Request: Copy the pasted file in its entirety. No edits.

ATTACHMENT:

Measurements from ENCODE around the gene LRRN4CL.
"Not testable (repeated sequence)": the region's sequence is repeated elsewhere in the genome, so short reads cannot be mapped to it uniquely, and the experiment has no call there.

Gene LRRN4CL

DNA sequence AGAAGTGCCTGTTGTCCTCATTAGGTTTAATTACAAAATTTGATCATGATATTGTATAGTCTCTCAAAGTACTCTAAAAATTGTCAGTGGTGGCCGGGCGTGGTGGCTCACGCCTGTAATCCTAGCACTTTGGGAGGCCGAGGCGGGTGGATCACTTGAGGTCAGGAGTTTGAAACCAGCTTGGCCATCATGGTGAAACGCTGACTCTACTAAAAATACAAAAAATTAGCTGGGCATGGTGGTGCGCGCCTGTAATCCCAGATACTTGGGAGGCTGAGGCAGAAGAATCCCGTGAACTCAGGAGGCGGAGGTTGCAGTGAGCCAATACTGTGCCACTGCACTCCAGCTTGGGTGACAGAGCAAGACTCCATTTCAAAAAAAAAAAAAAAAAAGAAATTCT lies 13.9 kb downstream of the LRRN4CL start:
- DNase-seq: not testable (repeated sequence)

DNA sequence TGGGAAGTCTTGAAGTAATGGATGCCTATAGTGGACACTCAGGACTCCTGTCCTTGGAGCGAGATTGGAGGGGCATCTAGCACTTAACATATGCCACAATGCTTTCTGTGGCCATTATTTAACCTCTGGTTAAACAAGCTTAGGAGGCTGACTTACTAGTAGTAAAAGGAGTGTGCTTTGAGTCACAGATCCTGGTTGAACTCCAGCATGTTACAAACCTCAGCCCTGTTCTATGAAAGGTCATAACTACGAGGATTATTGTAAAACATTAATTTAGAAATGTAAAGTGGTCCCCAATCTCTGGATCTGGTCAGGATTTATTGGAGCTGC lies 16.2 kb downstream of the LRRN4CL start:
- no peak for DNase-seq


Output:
Measurements from ENCODE around the gene LRRN4CL.
"Not testable (repeated sequence)": the region's sequence is repeated elsewhere in the genome, so short reads cannot be mapped to it uniquely, and the experiment has no call there.

Gene LRRN4CL

DNA sequence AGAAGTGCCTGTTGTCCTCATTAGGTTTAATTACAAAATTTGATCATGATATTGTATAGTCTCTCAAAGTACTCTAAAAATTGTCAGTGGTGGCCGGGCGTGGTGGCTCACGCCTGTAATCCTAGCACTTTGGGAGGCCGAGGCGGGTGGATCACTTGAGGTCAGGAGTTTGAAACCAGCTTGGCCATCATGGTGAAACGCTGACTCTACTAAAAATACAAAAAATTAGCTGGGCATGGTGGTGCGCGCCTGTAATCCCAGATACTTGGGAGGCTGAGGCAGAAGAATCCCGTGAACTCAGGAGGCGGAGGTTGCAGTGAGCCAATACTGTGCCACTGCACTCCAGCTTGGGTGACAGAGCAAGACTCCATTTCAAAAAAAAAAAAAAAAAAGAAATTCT lies 13.9 kb downstream of the LRRN4CL start:
- DNase-seq: not testable (repeated sequence)

DNA sequence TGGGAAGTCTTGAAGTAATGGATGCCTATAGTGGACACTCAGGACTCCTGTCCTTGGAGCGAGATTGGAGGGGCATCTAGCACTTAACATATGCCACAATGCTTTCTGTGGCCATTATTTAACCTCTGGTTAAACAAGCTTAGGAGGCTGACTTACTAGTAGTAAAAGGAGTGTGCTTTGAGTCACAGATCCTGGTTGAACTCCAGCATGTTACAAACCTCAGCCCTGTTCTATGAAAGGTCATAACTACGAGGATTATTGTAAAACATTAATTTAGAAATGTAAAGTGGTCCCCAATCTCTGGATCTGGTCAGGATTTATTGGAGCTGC lies 16.2 kb downstream of the LRRN4CL start:
- no peak for DNase-seq